While I found this discouraging, the very platform I was trying to promote provided me with relief. On Twitter, I could find the conversations I craved with a simple #hashtag filter. Even when I didn’t know what I was looking for, I asked questions, and a simple like reminded me that I was not alone in my questioning. I followed mentors I admired, shaping my newsfeed into a flow of articles I cared about. Through them I learned of other hashtags and “mentors” I could follow. The quotations only indicate that most of these mentors probably are unaware of how they are influencing my personal career decisions and growth.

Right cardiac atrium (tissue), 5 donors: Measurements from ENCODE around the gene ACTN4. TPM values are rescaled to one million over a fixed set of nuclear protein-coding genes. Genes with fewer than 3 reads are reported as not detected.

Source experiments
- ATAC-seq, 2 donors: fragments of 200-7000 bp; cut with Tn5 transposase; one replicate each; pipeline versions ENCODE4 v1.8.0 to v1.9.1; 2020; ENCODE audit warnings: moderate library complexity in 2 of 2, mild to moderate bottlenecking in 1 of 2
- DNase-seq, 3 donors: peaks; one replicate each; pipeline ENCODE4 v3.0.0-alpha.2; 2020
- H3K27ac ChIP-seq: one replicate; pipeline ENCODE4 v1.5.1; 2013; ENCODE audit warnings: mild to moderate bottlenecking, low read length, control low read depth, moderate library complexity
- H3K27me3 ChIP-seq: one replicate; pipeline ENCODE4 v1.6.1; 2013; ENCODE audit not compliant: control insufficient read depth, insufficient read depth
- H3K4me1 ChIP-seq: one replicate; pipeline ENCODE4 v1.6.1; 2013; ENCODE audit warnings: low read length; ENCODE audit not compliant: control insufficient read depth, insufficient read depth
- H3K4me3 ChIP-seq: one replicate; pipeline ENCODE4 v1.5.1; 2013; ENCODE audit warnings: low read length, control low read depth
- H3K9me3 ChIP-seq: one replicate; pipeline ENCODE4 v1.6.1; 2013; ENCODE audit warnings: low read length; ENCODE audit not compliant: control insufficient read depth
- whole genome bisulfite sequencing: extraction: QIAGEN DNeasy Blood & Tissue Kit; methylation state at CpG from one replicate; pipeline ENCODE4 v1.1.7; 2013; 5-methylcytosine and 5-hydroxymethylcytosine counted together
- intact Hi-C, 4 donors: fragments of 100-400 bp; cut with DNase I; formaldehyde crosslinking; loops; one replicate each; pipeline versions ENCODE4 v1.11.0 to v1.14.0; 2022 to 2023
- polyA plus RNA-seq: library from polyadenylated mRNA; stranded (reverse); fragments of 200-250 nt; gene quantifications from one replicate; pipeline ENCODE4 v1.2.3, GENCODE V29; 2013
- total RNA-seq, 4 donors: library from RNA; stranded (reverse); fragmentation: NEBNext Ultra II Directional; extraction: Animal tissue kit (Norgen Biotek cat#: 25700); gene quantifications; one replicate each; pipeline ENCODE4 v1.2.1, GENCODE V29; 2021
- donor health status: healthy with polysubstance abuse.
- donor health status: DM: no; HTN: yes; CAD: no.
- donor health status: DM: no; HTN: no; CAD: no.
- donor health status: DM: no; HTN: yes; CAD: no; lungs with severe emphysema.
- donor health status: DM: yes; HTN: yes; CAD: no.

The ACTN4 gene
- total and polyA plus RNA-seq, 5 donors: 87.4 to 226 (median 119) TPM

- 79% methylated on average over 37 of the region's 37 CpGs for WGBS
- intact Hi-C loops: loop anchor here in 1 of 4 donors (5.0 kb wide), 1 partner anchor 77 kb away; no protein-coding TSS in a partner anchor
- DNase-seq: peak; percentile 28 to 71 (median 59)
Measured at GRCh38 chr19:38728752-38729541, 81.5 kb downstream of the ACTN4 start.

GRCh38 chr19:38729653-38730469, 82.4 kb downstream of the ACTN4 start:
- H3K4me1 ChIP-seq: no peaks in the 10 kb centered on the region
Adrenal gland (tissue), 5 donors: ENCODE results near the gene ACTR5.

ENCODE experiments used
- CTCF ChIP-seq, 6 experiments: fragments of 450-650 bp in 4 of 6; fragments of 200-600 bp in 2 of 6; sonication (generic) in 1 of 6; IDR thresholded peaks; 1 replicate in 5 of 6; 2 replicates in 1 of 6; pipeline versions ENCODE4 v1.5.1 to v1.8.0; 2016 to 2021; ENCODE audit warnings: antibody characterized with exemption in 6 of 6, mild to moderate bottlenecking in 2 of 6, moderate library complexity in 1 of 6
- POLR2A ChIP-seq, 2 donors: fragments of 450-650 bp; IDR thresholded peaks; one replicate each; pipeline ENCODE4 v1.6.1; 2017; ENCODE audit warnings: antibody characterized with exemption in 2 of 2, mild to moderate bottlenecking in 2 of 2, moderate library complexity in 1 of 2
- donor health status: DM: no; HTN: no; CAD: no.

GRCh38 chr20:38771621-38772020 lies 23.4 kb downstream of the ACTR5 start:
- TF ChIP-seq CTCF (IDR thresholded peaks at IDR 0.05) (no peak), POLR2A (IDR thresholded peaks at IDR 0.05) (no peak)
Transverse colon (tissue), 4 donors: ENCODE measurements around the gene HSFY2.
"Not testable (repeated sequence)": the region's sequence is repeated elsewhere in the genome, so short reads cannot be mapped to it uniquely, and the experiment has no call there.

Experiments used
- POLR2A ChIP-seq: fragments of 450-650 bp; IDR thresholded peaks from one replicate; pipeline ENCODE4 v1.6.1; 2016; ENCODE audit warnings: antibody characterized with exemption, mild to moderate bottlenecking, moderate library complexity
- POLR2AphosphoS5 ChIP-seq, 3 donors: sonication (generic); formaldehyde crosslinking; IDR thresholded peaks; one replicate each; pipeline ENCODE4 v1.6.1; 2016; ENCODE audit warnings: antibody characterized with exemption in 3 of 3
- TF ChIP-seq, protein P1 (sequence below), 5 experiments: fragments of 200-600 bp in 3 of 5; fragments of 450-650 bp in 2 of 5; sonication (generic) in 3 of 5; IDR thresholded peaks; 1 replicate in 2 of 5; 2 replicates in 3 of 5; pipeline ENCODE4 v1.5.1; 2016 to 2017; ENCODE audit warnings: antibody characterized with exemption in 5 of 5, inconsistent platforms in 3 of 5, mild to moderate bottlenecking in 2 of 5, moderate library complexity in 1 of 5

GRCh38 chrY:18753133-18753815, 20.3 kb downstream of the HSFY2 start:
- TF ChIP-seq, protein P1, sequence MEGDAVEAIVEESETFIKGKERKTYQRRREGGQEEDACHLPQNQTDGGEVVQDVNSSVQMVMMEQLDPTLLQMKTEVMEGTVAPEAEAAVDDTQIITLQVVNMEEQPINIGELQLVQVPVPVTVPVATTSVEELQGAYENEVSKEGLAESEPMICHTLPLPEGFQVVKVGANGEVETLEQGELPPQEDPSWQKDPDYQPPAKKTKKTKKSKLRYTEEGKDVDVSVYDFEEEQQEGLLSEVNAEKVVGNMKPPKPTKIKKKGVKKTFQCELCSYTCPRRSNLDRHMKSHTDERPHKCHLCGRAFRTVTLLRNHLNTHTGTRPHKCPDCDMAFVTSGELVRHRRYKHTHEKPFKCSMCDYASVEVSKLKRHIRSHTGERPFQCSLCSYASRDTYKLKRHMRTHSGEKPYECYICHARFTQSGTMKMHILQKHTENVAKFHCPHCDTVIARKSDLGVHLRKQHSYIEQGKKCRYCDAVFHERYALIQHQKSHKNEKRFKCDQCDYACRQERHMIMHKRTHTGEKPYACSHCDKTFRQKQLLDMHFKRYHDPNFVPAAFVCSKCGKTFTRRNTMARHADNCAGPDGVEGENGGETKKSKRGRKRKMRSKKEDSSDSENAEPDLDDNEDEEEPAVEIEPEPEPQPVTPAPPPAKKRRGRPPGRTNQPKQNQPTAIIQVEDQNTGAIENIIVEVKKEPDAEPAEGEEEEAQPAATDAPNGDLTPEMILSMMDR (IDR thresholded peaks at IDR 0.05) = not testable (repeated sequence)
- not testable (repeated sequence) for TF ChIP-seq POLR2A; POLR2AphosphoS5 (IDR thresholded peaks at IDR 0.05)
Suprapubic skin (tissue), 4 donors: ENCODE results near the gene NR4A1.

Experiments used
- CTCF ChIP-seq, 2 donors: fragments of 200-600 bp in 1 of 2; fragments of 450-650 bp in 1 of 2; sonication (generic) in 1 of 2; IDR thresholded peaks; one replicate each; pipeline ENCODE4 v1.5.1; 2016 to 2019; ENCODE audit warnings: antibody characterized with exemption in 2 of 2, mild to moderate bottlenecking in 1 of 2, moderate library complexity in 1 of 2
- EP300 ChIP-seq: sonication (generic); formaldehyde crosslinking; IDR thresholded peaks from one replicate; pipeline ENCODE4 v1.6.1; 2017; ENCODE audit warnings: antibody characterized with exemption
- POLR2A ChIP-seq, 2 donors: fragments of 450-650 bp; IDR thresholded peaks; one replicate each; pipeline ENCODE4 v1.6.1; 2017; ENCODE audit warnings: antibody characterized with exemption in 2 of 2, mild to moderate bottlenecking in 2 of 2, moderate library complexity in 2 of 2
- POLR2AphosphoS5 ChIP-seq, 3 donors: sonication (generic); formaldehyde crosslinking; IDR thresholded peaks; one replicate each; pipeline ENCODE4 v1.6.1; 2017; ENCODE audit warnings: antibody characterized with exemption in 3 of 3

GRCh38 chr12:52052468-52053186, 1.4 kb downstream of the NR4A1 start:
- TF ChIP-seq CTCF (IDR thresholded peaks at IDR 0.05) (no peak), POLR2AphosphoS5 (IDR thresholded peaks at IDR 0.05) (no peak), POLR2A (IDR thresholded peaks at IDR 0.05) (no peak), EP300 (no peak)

I happily grew into my lurker position and reached out of it occasionally. I learned about conference hashtags and was instantaneously given highlights from sessions occurring across the nation. It was easy asking clarification questions on Twitter knowing that people could respond in their own time. I enjoyed the false sense of security an online platform gives sometimes shy people like me. A few months ago, I participated in a tweetchat: #hcsm (healthcare social media). The interactions inspired me to break out of my comfort zone and directly message social media guru @DanamLewis, who founded the open source artificial pancreas system movement #OpenAPS. She agreed to speak for our Healthcare Innovations and Technology Student Interest Group, which is devoted to sharing news about improved patient care through the use of technology. It was the most attended event all year.